Composed and shared by Ceduna Old Photos, Sue Trewartha and Erica Bodger.
WCS. 14 October 1953. Denial Bay. Two men almost lost their lives at Ceduna when they were trapped by the incoming tide while spearfishing. They were the Clerk of the District Council of Murat Bay, Mr Gerry Hough and Mr George Twist an accountant of the Adelaide Electricity Trust who was visiting Ceduna.
The men got into difficulties at about 11pm, when they were fishing out from the end of the reef near McKenzies Landing, between Ceduna and Denial Bay. They were unaware of a deep channel between them and the shore and kept walking into deeper water in their efforts to reach land after losing their bearings. They attempted to return to the reef but the ledge had become submerged by the rising tide and they could not find it. When the water eventually reached their necks the men had no alternative but to swim for their lives. They had lost their sense of direction and in the extreme darkness had no idea which way to swim for shore.
Their experience became more fearful when they lost each other in the darkness and were obliged to continue the grim fight for their lives alone.
Fisheries Inspector Jim Green who had gone out with Twist and Hough and was fishing two miles away, became afraid for their safety when he went to rejoin them. He found the parked car but could see no sign of the fishing lights. Fearing that his companions had been trapped by the tide, Green dashed to Denial Bay from whence Messrs Ross Skinner and Stan Thiselton set out for the reef in their motor boats.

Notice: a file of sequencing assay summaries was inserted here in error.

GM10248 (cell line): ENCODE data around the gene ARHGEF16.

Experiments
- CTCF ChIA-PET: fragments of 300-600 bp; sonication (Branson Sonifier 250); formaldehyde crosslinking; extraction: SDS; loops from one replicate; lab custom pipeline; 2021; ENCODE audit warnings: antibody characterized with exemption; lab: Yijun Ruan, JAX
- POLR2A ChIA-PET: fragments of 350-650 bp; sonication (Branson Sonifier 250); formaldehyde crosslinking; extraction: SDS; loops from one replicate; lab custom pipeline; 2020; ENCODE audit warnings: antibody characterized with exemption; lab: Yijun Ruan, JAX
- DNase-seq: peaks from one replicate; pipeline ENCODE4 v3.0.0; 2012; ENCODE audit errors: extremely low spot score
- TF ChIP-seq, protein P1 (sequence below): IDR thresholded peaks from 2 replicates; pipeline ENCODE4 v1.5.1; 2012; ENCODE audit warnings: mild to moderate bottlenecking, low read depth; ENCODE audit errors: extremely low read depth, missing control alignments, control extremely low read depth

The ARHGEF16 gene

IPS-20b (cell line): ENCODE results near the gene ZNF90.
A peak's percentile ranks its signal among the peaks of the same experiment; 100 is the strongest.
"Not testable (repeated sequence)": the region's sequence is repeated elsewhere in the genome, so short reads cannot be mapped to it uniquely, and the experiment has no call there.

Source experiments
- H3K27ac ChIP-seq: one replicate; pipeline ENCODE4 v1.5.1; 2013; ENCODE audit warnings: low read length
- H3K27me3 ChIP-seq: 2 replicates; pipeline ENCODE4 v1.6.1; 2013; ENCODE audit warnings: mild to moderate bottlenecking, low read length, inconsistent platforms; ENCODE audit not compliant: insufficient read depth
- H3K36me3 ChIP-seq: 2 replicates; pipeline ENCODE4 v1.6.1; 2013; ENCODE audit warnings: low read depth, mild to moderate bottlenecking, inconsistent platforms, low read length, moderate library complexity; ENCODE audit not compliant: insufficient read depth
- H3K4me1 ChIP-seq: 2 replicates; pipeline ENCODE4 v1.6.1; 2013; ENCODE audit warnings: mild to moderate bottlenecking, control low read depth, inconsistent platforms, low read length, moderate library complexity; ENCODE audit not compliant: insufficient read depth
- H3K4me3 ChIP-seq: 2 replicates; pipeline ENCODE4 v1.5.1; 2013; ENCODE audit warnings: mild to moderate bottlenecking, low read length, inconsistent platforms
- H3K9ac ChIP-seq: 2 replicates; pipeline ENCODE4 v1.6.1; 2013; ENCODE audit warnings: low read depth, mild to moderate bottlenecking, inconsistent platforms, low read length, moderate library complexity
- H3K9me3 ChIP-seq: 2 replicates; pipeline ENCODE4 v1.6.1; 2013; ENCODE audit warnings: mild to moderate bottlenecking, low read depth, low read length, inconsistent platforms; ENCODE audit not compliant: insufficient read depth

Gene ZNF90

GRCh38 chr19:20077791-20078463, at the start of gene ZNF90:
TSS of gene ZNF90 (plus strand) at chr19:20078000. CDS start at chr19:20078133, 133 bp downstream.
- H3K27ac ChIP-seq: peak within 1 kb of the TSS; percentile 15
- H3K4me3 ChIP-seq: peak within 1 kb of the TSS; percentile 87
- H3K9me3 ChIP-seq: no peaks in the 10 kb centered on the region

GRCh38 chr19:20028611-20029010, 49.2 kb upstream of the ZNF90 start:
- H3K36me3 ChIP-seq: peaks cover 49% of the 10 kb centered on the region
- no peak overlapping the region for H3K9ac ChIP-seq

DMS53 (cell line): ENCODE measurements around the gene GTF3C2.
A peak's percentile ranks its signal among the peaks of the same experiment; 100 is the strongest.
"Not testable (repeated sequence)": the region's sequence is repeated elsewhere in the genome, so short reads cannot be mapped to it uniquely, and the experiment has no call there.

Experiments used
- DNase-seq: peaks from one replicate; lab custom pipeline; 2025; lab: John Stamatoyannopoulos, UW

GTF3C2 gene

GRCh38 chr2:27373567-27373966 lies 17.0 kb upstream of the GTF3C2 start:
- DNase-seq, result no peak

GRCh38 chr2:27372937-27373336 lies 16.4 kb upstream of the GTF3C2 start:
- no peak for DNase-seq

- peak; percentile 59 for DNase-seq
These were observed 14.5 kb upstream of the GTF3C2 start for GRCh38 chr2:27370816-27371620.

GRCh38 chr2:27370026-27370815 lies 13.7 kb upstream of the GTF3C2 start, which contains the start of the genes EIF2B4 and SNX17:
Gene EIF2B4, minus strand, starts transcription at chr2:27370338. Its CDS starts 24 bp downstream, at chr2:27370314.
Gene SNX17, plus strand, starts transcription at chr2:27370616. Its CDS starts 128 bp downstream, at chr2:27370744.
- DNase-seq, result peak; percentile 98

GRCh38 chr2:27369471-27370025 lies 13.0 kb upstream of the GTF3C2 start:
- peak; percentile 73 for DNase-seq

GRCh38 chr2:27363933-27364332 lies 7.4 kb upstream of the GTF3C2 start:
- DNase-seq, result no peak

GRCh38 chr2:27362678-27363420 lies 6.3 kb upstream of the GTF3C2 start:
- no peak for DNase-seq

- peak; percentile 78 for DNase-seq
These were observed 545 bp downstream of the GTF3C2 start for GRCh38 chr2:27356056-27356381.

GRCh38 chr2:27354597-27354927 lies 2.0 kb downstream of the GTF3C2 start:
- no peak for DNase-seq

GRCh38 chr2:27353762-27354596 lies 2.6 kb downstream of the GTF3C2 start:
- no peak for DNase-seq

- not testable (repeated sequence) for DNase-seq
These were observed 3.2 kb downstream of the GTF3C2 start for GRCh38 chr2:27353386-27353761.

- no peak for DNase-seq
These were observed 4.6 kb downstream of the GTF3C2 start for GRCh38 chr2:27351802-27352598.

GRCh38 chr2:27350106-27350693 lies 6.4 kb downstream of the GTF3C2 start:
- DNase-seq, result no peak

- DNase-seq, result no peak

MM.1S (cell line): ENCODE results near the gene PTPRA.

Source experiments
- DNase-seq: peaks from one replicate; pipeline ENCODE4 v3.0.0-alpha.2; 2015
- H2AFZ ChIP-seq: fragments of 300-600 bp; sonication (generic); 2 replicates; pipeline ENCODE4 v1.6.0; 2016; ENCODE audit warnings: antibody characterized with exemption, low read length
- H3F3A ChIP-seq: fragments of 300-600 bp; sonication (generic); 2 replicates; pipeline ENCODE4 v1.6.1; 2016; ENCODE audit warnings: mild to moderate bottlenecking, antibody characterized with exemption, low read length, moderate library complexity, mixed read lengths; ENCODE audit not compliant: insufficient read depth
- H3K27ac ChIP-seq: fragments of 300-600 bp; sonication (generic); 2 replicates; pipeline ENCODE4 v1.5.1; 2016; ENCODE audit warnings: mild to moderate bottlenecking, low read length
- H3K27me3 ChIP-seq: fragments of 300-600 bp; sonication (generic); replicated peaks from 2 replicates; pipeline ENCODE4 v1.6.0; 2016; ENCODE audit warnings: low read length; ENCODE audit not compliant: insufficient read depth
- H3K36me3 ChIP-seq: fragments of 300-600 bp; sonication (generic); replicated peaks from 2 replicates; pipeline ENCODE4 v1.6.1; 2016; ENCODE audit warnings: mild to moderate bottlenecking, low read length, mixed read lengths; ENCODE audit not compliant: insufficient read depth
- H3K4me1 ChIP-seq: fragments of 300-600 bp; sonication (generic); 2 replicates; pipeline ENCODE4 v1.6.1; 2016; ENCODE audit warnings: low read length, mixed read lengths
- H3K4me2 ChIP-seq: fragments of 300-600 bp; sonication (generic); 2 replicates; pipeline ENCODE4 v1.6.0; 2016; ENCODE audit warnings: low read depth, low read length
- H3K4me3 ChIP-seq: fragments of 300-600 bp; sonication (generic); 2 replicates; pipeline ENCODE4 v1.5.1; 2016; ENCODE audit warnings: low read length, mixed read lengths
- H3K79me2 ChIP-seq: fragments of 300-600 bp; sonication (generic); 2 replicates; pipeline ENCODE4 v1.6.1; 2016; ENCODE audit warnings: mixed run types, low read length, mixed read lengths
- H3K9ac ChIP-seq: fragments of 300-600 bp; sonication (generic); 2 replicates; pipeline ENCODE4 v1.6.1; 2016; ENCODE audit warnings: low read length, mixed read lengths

After an intensive search Hough was eventually found by Mr Skinner, swimming about three quarters of a mile out from the shore in 12 feet of water. He was heading towards the Denial Bay jetty over a mile away and was in the last stages of exhaustion. His terrifying ordeal had lasted nearly two hours. It is believed that Hough owed his life to Mrs Ross Skinner, who heard shouts for help coming from the sea. Her husband was about to leave in his boat when Green arrived.
Later Twist was found in a collapsed state on the beach. He had touched bottom in 5 ft of water when about to sink through exhaustion and had managed to drag himself ashore. A Spitfire pilot in the last war, Twist described his experience afterwards as the closest shave of his life. Hough said on Saturday he still felt like a ghost walking!